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New York AG Looks to Link Financial Crisis and Mortgage Securities

Industry analysts, economists, even lawmakers generally concede that the pooling of risky subprime mortgages into secondary market securities served to fuel the economic collapse that almost brought the nation's financial system to its knees.

But ""New York Attorney General Eric Schneiderman"":http://www.ag.ny.gov/ is looking for proof that major financial institutions were hocking these dicey mortgage-backed securities during the days leading up to the collapse of the housing market and subsequent financial recession, knowing that these transactions were poorly underwritten and would result in billions of dollars in mortgage losses.

Schneiderman has launched an investigation into mortgage securitization practices during the housing boom, and he's reportedly summoned executives from ""Bank of America"":http://www.bankofamerica.com, ""Goldman Sachs"":http://www.goldmansachs.com, and ""Morgan Stanley"":http://www.morganstanley.com for face-to-face meetings at his office in the state's Capitol and


requested documents from each of them related to mortgage bonds issued prior to the crisis.

Under New York's Martin Act, the state attorney general can prosecute financial fraud under statutes beyond federal securities laws. Individuals called in for questioning as part of a Martin Act investigation do not have a right to counsel or a right against self-incrimination.

Separately, a New York Court of Appeals has dismissed a suit brought against the financial industry’s three major credit ratings agencies â€" ""Fitch Ratings"":http://www.fitchratings.com, ""Moody’s Investors Service"":http://www.moodys.com, and ""Standard & Poor’s"":http://www.standardandpoors.com.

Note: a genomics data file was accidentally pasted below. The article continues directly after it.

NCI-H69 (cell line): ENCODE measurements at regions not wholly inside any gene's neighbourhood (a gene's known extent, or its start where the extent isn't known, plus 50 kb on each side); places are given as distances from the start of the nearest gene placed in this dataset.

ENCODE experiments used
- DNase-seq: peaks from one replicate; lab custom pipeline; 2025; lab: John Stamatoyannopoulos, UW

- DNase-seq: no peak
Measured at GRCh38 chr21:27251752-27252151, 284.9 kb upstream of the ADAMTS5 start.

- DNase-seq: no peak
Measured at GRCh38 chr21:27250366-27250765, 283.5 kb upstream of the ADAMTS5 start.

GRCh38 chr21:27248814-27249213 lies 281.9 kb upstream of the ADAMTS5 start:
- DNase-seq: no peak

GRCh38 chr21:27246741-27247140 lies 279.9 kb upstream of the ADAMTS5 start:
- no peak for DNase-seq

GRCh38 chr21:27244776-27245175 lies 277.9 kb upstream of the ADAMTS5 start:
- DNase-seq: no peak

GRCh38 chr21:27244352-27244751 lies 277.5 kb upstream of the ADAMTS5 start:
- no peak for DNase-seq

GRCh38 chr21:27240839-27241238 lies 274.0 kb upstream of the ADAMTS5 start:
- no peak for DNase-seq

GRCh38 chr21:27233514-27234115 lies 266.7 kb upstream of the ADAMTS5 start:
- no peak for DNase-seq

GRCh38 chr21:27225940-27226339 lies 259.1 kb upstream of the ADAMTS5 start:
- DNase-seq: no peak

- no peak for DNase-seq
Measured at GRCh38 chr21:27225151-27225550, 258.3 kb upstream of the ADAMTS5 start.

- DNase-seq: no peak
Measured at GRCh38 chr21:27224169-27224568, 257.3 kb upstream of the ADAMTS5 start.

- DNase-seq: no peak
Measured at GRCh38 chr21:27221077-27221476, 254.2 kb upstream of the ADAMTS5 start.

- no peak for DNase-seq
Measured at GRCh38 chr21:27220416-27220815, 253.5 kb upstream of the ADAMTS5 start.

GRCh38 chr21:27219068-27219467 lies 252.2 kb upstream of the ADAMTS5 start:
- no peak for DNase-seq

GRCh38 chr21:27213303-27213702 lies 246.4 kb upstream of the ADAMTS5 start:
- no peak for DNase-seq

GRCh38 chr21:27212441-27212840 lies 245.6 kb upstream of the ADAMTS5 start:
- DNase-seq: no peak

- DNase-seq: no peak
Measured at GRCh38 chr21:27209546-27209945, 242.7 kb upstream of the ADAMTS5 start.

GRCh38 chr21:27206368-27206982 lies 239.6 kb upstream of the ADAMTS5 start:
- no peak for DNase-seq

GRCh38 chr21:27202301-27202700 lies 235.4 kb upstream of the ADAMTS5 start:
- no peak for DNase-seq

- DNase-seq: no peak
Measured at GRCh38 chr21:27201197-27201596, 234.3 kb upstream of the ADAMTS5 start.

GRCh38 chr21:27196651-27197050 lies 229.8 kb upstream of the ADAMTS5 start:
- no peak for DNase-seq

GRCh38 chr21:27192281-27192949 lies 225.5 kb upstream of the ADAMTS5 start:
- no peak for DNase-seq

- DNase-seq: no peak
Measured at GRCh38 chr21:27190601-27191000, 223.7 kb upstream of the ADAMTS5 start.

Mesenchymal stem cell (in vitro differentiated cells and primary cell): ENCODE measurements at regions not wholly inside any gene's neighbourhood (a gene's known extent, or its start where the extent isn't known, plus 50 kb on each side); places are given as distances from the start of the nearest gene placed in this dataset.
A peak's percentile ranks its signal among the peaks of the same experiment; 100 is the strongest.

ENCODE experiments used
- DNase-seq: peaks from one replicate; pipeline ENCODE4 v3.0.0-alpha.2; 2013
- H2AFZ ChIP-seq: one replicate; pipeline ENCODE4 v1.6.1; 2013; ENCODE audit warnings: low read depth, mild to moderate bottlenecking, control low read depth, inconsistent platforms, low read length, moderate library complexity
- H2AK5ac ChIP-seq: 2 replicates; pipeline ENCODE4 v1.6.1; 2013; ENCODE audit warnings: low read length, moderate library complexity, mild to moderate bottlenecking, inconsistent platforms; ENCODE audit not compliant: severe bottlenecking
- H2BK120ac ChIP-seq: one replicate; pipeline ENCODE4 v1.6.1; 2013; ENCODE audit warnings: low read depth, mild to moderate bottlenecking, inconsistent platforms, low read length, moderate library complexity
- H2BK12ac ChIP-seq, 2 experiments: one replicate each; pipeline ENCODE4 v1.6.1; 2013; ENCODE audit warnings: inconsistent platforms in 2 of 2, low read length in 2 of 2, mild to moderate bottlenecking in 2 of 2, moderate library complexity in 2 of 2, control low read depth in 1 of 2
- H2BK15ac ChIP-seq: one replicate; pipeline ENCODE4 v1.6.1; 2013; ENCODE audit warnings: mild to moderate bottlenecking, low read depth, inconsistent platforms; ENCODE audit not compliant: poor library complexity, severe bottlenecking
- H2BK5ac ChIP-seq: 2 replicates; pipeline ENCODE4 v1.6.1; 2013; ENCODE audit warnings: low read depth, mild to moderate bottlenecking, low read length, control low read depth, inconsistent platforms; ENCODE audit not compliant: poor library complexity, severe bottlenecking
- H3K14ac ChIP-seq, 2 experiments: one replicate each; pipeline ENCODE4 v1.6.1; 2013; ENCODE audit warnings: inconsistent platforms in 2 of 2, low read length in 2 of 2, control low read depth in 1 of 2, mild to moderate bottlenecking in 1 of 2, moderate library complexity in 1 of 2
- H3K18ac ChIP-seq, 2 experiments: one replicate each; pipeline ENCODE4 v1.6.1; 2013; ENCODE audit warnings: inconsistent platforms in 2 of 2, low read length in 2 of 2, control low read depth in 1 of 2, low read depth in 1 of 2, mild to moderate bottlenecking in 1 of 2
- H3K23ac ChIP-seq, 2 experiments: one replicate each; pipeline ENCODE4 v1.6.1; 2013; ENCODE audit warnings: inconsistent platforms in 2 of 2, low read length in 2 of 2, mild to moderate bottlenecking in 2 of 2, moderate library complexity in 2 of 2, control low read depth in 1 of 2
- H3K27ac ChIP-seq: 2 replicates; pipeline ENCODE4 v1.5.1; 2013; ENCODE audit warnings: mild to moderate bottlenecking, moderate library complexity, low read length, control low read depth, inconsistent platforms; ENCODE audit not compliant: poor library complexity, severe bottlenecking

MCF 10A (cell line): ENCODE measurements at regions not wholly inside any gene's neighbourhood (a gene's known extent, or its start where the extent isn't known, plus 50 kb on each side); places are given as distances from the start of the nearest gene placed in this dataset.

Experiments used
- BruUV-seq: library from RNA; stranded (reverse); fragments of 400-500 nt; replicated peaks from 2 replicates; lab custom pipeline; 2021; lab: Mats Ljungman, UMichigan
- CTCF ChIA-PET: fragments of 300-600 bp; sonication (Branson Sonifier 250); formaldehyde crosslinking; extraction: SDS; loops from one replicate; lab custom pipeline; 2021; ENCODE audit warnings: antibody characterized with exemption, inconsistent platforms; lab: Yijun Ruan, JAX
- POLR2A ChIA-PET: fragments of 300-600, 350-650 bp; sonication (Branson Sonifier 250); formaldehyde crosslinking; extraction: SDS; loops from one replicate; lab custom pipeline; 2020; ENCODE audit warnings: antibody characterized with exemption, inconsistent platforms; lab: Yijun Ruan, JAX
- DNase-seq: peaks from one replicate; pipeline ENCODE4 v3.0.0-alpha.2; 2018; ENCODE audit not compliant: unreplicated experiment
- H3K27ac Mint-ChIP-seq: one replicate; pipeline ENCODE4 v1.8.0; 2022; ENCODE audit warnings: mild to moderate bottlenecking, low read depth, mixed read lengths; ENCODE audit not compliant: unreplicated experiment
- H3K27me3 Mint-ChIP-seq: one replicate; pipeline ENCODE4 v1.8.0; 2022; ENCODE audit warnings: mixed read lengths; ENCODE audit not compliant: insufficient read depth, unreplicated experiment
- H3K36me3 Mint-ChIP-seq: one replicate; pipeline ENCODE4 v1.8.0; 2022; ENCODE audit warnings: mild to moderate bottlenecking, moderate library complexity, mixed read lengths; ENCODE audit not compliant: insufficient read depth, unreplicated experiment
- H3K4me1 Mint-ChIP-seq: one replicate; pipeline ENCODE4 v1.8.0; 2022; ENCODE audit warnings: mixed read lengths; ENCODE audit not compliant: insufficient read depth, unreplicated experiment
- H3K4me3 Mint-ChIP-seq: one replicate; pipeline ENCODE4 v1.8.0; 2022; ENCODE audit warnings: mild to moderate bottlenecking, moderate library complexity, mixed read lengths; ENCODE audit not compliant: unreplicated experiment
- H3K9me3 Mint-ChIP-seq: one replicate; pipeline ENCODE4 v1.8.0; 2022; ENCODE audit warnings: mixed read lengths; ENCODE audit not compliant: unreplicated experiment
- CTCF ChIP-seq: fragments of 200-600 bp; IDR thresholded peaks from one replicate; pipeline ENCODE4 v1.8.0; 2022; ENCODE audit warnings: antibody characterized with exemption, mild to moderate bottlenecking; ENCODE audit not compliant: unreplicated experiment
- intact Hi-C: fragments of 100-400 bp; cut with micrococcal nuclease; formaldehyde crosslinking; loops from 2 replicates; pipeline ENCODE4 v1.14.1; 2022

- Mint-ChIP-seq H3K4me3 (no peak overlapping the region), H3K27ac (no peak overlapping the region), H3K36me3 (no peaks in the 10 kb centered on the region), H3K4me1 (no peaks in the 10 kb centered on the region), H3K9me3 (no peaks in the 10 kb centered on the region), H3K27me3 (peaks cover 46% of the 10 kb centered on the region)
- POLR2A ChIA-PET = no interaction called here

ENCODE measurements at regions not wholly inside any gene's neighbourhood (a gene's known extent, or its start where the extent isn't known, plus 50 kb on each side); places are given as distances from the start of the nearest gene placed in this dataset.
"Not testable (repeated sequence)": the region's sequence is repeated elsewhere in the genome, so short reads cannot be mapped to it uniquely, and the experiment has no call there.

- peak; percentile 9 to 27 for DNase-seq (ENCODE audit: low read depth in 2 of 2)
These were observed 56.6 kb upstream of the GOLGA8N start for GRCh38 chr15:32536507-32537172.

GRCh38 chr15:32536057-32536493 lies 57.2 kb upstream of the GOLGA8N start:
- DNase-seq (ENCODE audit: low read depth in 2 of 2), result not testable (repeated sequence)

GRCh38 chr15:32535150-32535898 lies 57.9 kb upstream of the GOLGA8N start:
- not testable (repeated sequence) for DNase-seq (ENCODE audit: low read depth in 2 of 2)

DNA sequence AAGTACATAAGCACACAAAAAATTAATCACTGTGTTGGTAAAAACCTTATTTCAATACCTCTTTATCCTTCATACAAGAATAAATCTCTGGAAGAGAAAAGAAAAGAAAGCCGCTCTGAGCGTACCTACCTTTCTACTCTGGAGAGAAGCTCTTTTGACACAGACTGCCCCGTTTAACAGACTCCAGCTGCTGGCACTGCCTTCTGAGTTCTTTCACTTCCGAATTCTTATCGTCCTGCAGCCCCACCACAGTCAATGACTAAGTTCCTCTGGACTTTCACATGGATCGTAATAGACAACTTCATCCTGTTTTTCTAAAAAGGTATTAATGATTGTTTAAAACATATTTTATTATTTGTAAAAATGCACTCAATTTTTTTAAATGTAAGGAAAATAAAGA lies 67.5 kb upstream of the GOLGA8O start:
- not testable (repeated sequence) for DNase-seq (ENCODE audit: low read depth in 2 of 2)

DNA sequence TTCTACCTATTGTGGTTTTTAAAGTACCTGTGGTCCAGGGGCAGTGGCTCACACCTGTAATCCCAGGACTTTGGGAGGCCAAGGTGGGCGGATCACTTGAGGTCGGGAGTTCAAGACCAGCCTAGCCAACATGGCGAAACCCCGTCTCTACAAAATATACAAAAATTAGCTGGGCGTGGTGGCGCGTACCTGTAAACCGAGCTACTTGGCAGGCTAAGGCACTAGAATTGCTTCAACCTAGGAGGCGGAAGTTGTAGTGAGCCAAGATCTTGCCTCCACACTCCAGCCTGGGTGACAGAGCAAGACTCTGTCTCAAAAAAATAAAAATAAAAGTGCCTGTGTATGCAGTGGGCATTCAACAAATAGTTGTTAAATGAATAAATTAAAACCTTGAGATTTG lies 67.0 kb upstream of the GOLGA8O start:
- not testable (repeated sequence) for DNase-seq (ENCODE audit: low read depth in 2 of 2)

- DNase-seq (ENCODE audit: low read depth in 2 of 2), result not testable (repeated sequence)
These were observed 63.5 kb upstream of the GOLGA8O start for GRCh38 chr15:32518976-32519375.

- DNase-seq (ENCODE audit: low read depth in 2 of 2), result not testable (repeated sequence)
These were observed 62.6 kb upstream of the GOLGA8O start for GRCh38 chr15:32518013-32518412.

The plaintiffs in the lawsuit, which included several union pension funds as well as other investors who bought some $155 billion in mortgage-backed securities between 2005 and 2007, claimed that the agencies should be held accountable as “underwriters” for assigning the mortgage bonds triple-A ratings when they were backed by high-risk home loans that eventually plummeted in value with a large number defaulting.

The plaintiffs alleged that the credit rating agencies made misstatements and omissions of material information in documents used as part of the securities trading and should be held liable.

But the appellate court upheld three lower-court decisions that the credit ratings agencies did not fit the bill as “underwriters” under federal securities laws because they were not involved in the creation, issuance, or distribution of the mortgage bonds.

About Author: Carrie Bay

Carrie Bay is a freelance writer for DS News and its sister publication MReport. She served as online editor for DSNews.com from 2008 through 2011. Prior to joining DS News and the Five Star organization, she managed public relations, marketing, and media relations initiatives for several B2B companies in the financial services, technology, and telecommunications industries. She also wrote for retail and nonprofit organizations upon graduating from Texas A&M University with degrees in journalism and English.

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